Thursday, June 07, 2012

Information is Power

The Telegraph reported today that "Scientists could soon be able to routinely screen unborn babies for thousands of genetic conditions, raising concerns the breakthrough could lead to more abortions."  While that is obviously a concern, I think there is a deeper consequence at the bottom of the socialist Utopian slippery slope.

Ideally, couples would use this information to plan for the care of their child.  If you found out that your baby would be born with a genetic disorder you could educate yourself.  You could prepare your home, your finances, your employer and your friends and family.  You could find a doctor, a service provider, a support group or a charitable organization.  Most importantly you could prepare yourselves emotionally.

All this could be done ahead of time so that when your baby arrived you could focus on loving them and providing them with the best possible care.  You could know that everything is already in place and that you're as prepared as you can possibly be.  This would be so much better for you and your baby than finding out in the delivery room that your life is about to be turned upside down.

Unfortunately, many people would use this test to decide whether or not to terminate the pregnancy.  Some people would destroy their unborn children believing themselves to be merciful; but for people who don't consider an unborn baby to be a living individual, they wouldn't need a medical reason.  This test could tell you the gender of the baby, which the House couldn't ban as a reason for an abortion.  If there is no restriction on the reason for an abortion, what happens when we decode the genome and can use this test to determine the baby's eye color, hair color and which parent's nose, lips and cheek bones she will have?

As bad as that is, it's not even the bottom of the slope.  What happens when this test becomes mandatory?  What happens when the government decides insurance companies can deny coverage if the results show that your child has a disorder that will make her a burden on the healthcare system.

It's not that much of a stretch when you consider the liberty-squashing steps being taken right now to make us healthier and reduce healthcare costs for the good of society.  There's already an enormous tax on cigarettes.  Here in New York, you can't allow people to smoke in your privately owned establishment.  Soon, in New York City, you will no longer be able to sell large (over 16 fl. oz.) sugary drinks.  The only justification is that unhealthy people are a burden on society.

Add to that, if Obamacare is upheld by the Supreme Court, the Health and Human Services Secretary will have the power to decide what's covered and what isn't.  Keep in mind, also, that this test is relatively non-invasive - requiring only a blood sample from the mother and a saliva swab from the father.  (Then again, this requires that the father take responsibility which goes against liberal philosophy.)

Now, I'm sure charities would step forward to help if it ever came to this and I'd like to think it would never happen; but that's where this rabbit hole goes.  Information is power.  Just like the knowledge of radioactive material can be used to power a city or destroy one, this test provides information that could be used to give a child the best possible life or end it.

Wednesday, January 25, 2012

Actions Speak Louder

President Obama gave his State of the Union Address last night and said a lot of good things last night. He praised out troops, touted American values, recognized the importance of small business owners and the corruption caused by money in politics.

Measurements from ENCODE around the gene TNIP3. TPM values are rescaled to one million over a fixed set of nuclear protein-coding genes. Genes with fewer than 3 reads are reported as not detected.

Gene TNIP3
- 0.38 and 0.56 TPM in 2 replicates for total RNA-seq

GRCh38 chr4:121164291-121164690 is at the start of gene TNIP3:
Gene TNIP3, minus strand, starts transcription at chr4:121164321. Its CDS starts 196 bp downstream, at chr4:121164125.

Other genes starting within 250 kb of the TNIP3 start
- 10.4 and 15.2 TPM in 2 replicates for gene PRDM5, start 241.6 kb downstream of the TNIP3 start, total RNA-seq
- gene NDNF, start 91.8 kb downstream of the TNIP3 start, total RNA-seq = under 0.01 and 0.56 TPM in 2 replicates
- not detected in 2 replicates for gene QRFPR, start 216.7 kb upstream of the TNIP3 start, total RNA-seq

I could go on about all the things I disagree with but instead I will focus on the contradictions left me in a state of disbelief.

I’m a Democrat. But I believe what Republican Abraham Lincoln believed: That government should do for people only what they cannot do better by themselves, and no more.

Wow, that's exactly how I feel about the role of government. Maybe Obama isn't that bad after all.

But wait. What about the most basic economic decision: what to do with our own money? That is definitely is not done better by themselves. He wants to take more in taxes from "the rich." He believes that investing their money in companies that use it to grow and hire more employees is bad. He knows the government would do a much better job spending that money on entitlement programs and financial assistance for those less fortunate.

What about the decision on energy sources and consumption? He supports incentives for energy efficiency upgrades for manufacturers. Apparently they look at the supposed $100 billion of lower energy bills over the next decade and are too stupid to do it. The solution is for the government to give them a tax credit paid for by those rich folks who aren't spending their money the way they should be.

Other things the government should do for us include forcing individuals to buy health care, forcing workers to join unions, forcing companies to hire domestic unionized labor and forcing Catholic institutions to provide its employees with free contraceptive coverage.

So, maybe he believes the words Lincoln said - so we won't accuse him of lying - but he definitely has a different idea about what people cannot do better by themselves.

We can restore an economy where everyone gets a fair shot... and everyone plays by the same set of rules.

Yes, I had to edit a lot out of even that sentence to find the part I agree with; but still, I'm all for an America with a level playing field.

How does he reconcile this with his proposal to "end the taxpayer giveaways to an industry that rarely has been more profitable, and double-down on a clean energy industry that never has been more promising." That doesn't sound at all like playing by the "same set of rules." Also, the assessment of "promising" is a stretch, at best.

Also, how is the playing field level when almost half of American households don't pay federal taxes and his solution is to make the tax code even more progressive?

No bailouts, no handouts, and no copouts.

This sentiment I agree with the same now as I did when even President Bush was pushing for bailouts at the end of his last term. Obama, on the other hand, supported the bank bailout when he was a Senator and earlier in this same address touted the results of his bailout of GM. Of course, by "bailout," I mean the contract violating union payoff at taxpayer expense.